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Bunion Formation

Wednesday, 07 September 2022 00:00

There are a number of  foot conditions that you may encounter at one point during your lifetime. Some of them involve the formation of certain abnormal bony protrusions that can cause pain or discomfort. One such foot condition involving a bony protrusion is known as a bunion. Bunions typically develop on the side of the big toe, and in some cases, bunionettes might form on the smallest toe. Since bunions can be an annoyance to those afflicted by them, bunion formation and its causes are of the utmost importance. Bunions are commonly caused by ill-fitting footwear that makes the toes crowd together. Whenever an individual puts a significant amount of pressure on their big toe joint for an extended period of time, this can also potentially lead to bunion formation. Having other conditions or diseases might also lead to bunion formation. For example, having rheumatoid arthritis, cerebral palsy, and Down syndrome makes one particularly vulnerable to developing a bunion. After a bunion forms, it can cause soreness at the affected area or even swelling around the big toe joint. If you believe that you might be at risk of developing a bunion, contact a podiatrist who can help you either prevent or treat a bunion.

If you are suffering from bunion pain, contact Naim G. Shaheed, DPM of Ankle and Foot Centers of Georgia. Our doctor can provide the care you need to keep you pain-free and on your feet.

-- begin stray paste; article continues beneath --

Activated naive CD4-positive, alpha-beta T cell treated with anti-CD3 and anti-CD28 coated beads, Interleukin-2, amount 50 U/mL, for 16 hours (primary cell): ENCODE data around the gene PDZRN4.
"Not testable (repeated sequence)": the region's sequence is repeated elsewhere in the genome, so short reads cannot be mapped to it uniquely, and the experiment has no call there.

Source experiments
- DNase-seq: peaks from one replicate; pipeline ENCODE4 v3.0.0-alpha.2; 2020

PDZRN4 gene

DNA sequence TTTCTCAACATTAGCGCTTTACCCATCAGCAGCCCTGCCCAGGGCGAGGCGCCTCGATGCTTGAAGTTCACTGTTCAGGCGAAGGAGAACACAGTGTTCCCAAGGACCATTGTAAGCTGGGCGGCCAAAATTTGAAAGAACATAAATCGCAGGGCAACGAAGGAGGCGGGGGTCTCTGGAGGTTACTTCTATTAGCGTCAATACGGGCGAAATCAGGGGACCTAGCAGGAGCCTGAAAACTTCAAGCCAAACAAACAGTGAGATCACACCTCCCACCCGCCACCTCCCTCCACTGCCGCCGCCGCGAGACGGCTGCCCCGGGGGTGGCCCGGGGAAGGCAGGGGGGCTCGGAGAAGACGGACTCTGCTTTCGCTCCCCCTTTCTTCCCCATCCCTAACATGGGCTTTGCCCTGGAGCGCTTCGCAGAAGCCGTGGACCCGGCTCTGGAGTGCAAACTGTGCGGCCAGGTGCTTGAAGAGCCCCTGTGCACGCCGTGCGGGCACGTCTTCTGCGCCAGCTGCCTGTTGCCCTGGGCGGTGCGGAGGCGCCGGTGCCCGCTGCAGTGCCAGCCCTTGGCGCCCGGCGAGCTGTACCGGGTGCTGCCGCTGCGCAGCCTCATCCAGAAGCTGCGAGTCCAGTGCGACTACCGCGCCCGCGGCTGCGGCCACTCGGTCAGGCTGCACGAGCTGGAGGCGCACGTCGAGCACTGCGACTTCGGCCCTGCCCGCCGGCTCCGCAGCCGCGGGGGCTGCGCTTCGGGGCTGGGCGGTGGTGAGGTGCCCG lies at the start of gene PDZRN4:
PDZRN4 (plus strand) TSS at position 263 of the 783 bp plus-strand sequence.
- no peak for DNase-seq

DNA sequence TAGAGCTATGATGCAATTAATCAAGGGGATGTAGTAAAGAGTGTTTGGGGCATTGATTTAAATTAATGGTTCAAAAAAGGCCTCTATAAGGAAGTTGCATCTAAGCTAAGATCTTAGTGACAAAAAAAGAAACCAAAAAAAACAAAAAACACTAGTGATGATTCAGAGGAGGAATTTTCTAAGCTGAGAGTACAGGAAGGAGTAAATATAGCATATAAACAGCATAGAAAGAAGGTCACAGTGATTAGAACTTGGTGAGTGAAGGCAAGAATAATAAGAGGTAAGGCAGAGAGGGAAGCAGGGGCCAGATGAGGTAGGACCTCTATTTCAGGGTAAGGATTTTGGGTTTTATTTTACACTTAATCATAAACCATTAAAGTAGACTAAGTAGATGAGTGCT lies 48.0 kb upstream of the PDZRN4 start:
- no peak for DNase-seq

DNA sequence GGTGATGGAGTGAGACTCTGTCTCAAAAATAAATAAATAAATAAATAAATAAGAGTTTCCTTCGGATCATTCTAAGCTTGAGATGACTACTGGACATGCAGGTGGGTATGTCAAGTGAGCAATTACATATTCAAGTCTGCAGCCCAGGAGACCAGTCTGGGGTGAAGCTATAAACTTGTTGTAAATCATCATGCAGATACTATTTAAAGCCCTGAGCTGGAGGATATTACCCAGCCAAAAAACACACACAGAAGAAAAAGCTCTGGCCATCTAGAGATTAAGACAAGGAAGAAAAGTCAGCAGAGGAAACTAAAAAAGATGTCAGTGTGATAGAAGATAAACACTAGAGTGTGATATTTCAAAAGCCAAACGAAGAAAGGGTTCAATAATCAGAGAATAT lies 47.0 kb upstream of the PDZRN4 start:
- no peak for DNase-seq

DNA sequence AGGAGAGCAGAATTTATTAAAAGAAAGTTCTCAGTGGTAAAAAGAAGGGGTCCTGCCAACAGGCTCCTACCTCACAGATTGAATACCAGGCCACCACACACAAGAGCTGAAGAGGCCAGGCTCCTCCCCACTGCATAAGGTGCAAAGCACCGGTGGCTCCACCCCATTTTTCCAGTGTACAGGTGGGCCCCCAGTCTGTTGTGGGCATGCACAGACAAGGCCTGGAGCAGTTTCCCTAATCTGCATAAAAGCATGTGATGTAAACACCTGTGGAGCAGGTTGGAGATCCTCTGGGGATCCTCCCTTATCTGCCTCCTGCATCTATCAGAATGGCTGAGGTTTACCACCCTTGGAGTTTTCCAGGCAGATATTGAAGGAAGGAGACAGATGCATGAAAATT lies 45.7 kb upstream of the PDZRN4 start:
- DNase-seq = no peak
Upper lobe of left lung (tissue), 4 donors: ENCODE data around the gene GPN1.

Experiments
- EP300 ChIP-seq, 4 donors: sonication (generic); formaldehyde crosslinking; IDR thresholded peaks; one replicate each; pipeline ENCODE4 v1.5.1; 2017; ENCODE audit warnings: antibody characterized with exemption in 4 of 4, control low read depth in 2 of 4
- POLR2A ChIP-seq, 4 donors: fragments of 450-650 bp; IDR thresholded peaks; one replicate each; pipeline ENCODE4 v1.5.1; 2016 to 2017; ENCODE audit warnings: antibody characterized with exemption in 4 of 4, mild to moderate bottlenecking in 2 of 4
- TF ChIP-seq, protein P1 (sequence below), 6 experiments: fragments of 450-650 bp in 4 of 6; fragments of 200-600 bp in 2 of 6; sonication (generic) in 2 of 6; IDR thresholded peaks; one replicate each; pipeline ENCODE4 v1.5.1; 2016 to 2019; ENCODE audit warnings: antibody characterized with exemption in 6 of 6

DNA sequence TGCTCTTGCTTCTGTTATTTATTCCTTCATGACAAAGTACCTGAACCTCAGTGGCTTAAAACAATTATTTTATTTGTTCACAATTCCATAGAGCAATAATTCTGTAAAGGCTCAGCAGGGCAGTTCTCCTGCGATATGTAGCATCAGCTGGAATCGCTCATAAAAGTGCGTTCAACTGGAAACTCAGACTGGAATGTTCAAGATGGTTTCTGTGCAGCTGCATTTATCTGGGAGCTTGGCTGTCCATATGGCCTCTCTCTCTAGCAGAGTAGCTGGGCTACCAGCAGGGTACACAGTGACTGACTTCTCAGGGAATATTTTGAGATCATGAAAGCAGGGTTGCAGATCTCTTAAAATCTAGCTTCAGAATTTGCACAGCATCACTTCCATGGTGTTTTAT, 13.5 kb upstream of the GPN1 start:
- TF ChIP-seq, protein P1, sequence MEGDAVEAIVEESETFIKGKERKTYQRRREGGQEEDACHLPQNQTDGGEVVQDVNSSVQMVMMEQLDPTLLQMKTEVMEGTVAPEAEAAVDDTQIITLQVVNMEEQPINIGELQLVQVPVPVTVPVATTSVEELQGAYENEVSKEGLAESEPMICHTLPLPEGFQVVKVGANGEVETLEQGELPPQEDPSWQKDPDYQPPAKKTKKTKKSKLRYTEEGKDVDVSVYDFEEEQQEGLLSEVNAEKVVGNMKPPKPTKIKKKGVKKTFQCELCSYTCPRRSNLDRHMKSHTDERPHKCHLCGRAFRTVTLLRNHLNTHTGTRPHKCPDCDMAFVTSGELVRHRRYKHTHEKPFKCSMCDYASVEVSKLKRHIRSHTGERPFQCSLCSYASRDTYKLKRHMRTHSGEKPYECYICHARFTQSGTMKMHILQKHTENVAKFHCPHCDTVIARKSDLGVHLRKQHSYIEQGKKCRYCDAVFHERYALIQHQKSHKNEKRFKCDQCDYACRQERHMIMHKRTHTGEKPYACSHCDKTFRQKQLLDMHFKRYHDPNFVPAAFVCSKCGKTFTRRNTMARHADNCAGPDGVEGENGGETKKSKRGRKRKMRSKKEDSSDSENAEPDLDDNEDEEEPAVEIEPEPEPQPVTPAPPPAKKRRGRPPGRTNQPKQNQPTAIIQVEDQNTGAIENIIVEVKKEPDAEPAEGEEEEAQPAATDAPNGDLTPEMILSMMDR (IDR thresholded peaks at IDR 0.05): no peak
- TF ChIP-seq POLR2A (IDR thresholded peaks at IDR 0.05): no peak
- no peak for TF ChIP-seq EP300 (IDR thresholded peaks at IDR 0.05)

What Is a Bunion?

Bunions are painful bony bumps that usually develop on the inside of the foot at the joint of the big toe. As the deformity increases over time, it may become painful to walk and wear shoes. Women are more likely to exacerbate existing bunions since they often wear tight, narrow shoes that shift their toes together. Bunion pain can be relieved by wearing wider shoes with enough room for the toes.


  • Genetics – some people inherit feet that are more prone to bunion development
  • Inflammatory Conditions - rheumatoid arthritis and polio may cause bunion development


  • Redness and inflammation
  • Pain and tenderness
  • Callus or corns on the bump
  • Restricted motion in the big toe

In order to diagnose your bunion, your podiatrist may ask about your medical history, symptoms, and general health. Your doctor might also order an x-ray to take a closer look at your feet. Nonsurgical treatment options include orthotics, padding, icing, changes in footwear, and medication. If nonsurgical treatments don’t alleviate your bunion pain, surgery may be necessary.

If you have any questions, please feel free to contact one of our offices located in Lithonia/Stonecrest and Emory/Midtown, GA . We offer the newest diagnostic and treatment technologies for all your foot care needs.

Read more about What Are Bunions?
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